Salesforce, led by dynamic cofounder and co-CEO Marc Benioff, aims to establish itself as the corporate citizen in San Francisco. Now the city’s biggest private employer–and tenant of its tallest skyscraper–has just thrown its weight behind solving a problem that tech giants like Salesforce get blamed for: gentrification that’s pushing poor and middle-class residents out of their homes and into the streets or suburbs.
Today Benioff and Salesforce announced moral and monetary support for Proposition C, the November city ballot initiative that aims to raise $300 million per year for housing subsidies and homeless services. Prop C would more than double San Francisco’s
housing-assistance spending by levying an average tax of 0.5% on business gross receipts over $50 million per year.
San Francisco’s Chamber of Commerce is staunchly opposed to the measure, and opponents have raised a reported $100,000 to campaign to defeat it. (London Breed, the city’s new Mayor, also opposes Prop C.)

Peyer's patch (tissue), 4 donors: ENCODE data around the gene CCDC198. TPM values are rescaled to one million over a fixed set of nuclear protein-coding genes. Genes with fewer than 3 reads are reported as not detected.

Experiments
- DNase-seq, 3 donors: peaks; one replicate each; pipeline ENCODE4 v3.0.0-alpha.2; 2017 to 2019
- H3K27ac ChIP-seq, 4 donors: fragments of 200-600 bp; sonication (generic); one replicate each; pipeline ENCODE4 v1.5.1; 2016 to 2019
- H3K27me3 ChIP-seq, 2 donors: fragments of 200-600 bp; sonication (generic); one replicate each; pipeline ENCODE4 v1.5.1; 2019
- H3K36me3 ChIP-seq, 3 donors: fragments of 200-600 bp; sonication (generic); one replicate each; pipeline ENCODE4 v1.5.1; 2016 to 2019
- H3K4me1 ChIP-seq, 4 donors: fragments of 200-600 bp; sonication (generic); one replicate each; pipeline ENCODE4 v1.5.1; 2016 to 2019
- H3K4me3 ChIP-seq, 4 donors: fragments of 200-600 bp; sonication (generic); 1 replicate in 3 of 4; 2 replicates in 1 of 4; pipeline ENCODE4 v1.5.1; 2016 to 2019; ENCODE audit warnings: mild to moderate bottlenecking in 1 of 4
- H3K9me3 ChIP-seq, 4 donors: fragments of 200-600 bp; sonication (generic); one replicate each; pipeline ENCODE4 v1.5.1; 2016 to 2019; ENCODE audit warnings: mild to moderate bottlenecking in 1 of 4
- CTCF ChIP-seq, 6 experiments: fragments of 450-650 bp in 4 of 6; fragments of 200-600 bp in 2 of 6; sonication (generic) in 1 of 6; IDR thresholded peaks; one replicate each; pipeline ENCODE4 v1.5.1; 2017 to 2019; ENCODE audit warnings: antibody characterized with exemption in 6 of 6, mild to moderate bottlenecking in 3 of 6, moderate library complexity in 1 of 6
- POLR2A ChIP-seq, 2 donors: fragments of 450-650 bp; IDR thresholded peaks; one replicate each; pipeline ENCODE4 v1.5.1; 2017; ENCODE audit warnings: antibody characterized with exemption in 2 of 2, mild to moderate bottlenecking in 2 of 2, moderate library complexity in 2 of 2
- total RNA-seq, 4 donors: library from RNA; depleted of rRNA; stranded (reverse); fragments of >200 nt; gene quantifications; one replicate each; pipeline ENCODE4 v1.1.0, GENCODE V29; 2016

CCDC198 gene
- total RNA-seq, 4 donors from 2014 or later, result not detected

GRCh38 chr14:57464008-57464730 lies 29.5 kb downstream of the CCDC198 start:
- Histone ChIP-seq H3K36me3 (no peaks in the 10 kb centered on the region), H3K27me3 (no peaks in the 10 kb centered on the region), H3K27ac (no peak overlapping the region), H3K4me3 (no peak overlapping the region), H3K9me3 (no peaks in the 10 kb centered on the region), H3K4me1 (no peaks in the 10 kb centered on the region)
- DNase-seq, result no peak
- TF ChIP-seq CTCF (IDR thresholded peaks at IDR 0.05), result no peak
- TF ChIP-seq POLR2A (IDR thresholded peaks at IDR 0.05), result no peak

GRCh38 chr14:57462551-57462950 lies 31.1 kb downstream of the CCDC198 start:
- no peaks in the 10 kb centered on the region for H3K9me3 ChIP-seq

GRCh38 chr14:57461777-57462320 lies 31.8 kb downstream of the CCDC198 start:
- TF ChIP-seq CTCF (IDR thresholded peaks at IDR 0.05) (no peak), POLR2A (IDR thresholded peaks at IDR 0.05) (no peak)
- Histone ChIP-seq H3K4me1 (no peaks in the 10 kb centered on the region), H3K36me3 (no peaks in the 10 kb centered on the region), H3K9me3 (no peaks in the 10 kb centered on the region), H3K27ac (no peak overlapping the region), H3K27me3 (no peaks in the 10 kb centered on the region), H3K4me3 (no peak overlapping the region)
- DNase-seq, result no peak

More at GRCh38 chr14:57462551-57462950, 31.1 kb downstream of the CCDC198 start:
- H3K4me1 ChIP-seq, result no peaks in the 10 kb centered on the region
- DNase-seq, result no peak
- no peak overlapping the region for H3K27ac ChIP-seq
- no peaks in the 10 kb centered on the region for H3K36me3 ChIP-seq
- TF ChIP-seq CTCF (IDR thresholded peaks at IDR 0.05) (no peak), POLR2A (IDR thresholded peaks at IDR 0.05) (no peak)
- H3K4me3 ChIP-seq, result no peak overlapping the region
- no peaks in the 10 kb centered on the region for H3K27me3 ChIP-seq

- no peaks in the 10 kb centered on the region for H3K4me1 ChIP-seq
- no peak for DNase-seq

Prop C opponents are battling not only local activists and nonprofits, but a megacorporation. Along with the extra taxes it would pay, Salesforce is putting even more money behind Prop C. The San Francisco Chronicle reports that Salesforce and Benioff will each donate $500,000 to the campaign for the measure. Benioff will spend an additional $1 million on his own advertising campaign for Prop C.
The news marks Salesforce and Benioff’s biggest foray into politics, but it is far from his first involvement in civic matters. The billionaire philanthropist and his wife Lynne contributed about $250 million to what became the UCSF Benioff Children’s Hospital in San Francisco. The company spent $110 million on naming rights to the new $2.2 billion Salesforce Transit Center.
However, San Francisco’s version of the Port Authority bus terminal closed on September 25, about six weeks after its christening, when workers discovered broken beams. (Officials aim to reopen the center at the end of the week.) Salesforce undoubtedly hopes that anything else it helps build in the city will fare better.
Updated: A previous version of this story mis-stated the amount donated to UCSF.